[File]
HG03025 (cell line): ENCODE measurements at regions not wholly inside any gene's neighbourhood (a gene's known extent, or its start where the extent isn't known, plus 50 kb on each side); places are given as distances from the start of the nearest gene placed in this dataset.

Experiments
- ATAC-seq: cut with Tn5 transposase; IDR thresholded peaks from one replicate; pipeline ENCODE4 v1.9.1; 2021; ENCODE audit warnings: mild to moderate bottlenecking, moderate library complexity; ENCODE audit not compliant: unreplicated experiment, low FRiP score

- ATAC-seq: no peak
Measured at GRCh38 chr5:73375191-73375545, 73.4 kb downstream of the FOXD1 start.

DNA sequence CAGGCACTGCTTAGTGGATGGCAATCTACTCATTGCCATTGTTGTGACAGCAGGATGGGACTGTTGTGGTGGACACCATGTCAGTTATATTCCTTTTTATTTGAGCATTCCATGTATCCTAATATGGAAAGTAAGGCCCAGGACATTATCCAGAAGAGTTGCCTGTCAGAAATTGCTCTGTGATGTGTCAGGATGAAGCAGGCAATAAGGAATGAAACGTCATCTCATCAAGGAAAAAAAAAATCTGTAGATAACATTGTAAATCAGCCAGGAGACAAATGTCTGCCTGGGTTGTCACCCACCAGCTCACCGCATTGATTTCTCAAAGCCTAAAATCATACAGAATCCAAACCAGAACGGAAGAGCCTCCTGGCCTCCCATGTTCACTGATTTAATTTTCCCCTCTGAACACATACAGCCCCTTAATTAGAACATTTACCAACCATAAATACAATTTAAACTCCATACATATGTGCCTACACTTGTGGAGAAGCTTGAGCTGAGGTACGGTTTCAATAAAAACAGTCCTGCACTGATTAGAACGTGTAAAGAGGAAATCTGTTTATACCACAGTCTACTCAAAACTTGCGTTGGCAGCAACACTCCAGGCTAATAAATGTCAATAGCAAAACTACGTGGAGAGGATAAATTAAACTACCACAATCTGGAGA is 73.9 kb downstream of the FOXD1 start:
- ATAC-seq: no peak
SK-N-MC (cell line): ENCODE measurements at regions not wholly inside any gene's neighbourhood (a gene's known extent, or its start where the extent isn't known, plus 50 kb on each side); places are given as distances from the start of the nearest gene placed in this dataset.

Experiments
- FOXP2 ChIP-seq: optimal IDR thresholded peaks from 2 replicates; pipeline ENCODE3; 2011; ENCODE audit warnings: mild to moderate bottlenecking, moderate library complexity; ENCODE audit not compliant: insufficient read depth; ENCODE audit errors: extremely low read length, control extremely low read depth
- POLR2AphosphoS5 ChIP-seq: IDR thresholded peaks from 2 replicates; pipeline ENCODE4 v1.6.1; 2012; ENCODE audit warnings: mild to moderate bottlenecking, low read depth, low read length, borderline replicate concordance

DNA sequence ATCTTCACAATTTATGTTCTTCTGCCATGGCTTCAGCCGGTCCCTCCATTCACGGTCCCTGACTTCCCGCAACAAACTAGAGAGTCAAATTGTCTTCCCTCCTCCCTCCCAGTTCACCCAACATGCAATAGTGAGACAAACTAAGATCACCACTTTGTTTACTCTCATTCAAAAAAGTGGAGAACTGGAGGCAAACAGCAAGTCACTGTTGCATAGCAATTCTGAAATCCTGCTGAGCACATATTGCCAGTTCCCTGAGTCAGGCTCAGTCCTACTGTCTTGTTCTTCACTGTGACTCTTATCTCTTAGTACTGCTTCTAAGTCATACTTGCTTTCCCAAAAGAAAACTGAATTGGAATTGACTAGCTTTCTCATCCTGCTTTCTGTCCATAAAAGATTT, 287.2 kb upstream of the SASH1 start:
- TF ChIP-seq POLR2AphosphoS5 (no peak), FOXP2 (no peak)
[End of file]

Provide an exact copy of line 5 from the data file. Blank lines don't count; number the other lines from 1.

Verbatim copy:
Measured at GRCh38 chr5:73375191-73375545, 73.4 kb downstream of the FOXD1 start.